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Moore's Wall
Jamais Cascio, 14 Jan 06

wall.jpgRaph Koster is something of a controversial figure in the world of online games. Having worked on such games as Ultima Online and Star Wars: Galaxies, Koster wrote a book entitled A Theory of Fun for Game Design -- a book which some critics claimed described game concepts that few would actually call fun. But even his critics concede that Koster often has profound insights, and remains one of the most thought-provoking figures in the world of game design.

Koster spoke recently to an IBM conference about the co-evolution of games and technology, and he chose to address a seemingly odd topic: why Moore's Law has been bad for games. He calls it Moore's Wall.

The first thing to realize is that game play elements have not really become more complex. And by that I mean, the game play that was involved in the games in the early 90s, and the game play that’s involved today, midway through the following decade – they bear substantial similarities to one another. If you look at many of the top-selling genres, you can literally take a game from ten years ago, and set it down in front of someone, and they won’t need to read the manual. You can take one of the latest first-person shooters, send it back in time, and the players of those days would probably be able to understand what to do, even though their computers probably wouldn’t be able to run the game.
The thing about technology is that it has enabled a lot of really cool stuff, a lot of really cool visuals, in theory a lot of cool AI, and stuff, but the biggest effect it has had is to make game development more complicated and more significantly, more expensive.

In short, the acceleration of computer capabilities has had the counter-intuitive result of stagnation in game design, and it's not just because of the emphasis given to image over content. Each successive generation of computing capability makes adding good content more difficult -- it's harder to meet player expectations, it's harder to create content that matches the presentation, and it's harder to make worlds that feel both immersive and complete. Moreover, the incredible capabilities of the hardware have the perverse result of making it more difficult for designers to get innovative: it's easier, safer and probably less expensive to make yet another first-person shooter or online game with elves and wizards than to do something risky and exciting.

The solutions, as Koster sees it, will come from improving the ability of players to make compelling content. Right now, the tools for user creativity are complex, and it's hard for casual players to make even bad content. Koster wants to see the tools be as simple as writing -- easy to learn, easy to do poorly, but possible to do very well with time and practice.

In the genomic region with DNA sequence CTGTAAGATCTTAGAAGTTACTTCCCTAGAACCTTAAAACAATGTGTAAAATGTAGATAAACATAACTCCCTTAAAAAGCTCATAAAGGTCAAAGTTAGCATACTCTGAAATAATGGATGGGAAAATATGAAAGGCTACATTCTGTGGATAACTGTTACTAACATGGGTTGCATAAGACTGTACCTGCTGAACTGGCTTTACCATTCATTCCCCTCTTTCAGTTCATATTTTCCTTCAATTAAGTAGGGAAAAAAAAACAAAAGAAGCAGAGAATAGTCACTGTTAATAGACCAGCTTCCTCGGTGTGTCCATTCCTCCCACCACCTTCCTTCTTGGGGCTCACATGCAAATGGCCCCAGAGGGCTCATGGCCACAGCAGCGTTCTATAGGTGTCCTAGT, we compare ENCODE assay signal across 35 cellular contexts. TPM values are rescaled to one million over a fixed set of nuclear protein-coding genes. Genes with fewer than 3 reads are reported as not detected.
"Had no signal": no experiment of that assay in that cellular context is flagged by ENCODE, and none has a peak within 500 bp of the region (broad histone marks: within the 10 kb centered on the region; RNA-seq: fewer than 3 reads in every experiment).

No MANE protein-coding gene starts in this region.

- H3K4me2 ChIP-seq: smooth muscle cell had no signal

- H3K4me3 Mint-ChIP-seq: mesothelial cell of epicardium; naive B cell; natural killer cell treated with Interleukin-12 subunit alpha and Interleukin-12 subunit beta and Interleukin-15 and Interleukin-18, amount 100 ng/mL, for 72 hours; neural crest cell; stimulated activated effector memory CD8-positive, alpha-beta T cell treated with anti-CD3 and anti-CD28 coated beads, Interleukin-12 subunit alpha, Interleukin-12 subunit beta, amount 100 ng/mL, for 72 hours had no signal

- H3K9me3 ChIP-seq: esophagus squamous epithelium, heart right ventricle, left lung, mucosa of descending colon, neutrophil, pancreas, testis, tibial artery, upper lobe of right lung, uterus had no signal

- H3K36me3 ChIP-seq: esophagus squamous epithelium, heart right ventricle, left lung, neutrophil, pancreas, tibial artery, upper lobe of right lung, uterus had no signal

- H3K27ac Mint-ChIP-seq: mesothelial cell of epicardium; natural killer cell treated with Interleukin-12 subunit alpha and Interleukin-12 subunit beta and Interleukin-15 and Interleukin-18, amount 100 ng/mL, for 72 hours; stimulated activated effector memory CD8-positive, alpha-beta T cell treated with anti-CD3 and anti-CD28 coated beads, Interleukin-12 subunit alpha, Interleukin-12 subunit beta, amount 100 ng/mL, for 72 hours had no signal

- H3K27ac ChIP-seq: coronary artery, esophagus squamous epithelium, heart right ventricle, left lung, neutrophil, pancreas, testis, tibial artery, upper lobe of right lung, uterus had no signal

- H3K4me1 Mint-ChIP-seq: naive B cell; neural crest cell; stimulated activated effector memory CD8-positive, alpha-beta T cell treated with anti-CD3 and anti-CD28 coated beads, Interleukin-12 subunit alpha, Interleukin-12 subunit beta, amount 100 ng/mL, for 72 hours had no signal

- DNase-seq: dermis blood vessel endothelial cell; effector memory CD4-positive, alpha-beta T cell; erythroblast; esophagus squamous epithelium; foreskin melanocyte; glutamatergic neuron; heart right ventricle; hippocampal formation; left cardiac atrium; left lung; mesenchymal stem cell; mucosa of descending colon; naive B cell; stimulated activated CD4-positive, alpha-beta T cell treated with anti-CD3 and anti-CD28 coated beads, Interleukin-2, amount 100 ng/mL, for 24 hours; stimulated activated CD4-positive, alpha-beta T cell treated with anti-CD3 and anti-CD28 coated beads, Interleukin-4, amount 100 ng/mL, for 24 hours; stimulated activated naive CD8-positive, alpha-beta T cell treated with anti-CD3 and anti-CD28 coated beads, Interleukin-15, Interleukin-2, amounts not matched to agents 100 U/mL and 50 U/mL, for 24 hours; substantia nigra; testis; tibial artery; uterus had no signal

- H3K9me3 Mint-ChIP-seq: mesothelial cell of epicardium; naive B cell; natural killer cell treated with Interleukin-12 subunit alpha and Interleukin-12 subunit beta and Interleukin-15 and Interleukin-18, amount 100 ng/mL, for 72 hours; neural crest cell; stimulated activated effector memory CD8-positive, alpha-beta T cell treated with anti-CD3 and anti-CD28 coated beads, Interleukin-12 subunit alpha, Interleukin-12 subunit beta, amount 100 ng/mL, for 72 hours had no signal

There's a lot to Koster's talk, and I encourage you to read it, even if you don't care much about computer games. Koster's insights, abstracted, can readily be applied to non-game technology realms. Arguably, the same kind of "Moore's Wall" problem afflicts developers of other kinds of software. Innovation is less common when it's so much easier to give current applications more buttons and "features," confident that the rapid increase in CPU power will make up for whatever bloat or poor coding exist in the software.

Moreover, the same principle can be abstracted further. In this view, in any environment where tools are improving quickly, doing more of the same (but faster) is always easier than doing something new. Innovation is the result of challenges and limitations, not expanse of opportunity.

If there's a silver lining to the climate disruption cloud (and you had to know I'd fit the environment in here somehow), it's precisely this: the challenges and limitations global warming and its results place upon our civilization will be powerful catalysts for new ideas, experimentation, and innovation.

In the end, this is why I'm not willing to accept that we're doomed: we have not yet begun to fight.

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Comments

What a load of tripe. Gameplay has gotten alot more complex over the years. Elitist snobbery is all this sludge is. Todays first person shooter is more complex gameplay wise then many rpgs were 10-15 years ago.

Yes graphics have eaten up alot of energy but thats not why many games are simple gameplay wise. Just as a shaker chair is simple on purpose some games are simple by design.


Posted by: wintermane on 14 Jan 06

The Inmates Are Running the Asylum: Why High Tech Products Drive Us Crazy and How To Restore The Sanity is an excellent book to read about this trend in software, and what to do about it (as a software developer that is).


Posted by: Stephen Lark on 14 Jan 06

Thinking something new takes creativity. Creativity takes going against our own thinking, or to the side, or to a whole new area. Wait, there are tools for that, and they can be applied systematically. Only, of course, these tools don't themselves provide the motivation, or the muscle.


Posted by: Lucas Gonzalez on 15 Jan 06

With all respect to Wintermane, I have to agree with Koster and Cascio here. Game modes/goals really have not changed much since I first looked at Pac Man in the arcade.

I was watching a demo of the King Kong game on an Xbox 360 stationed in a local movie theater over the holidays - and could not believe how incredibly boring the game looked.

The most interesting thing coming from the gaming world is the virtual economies being created worldwide - using REAL money. And that, of course, was user created.


Posted by: Prog Grrl on 15 Jan 06

Wintermane, my point was not about complexity, it was about innovation. The two are not the same thing at all.


Posted by: Raph on 15 Jan 06

I agree. Games have definitely been stagnating in terms of innovation--and there hasn't been much movement in sheer complexity either. Almost every game on the market looks like something I've played before, just with a slightly different plot, better graphics, and a few other differences. But the sytle of play is almost always the same.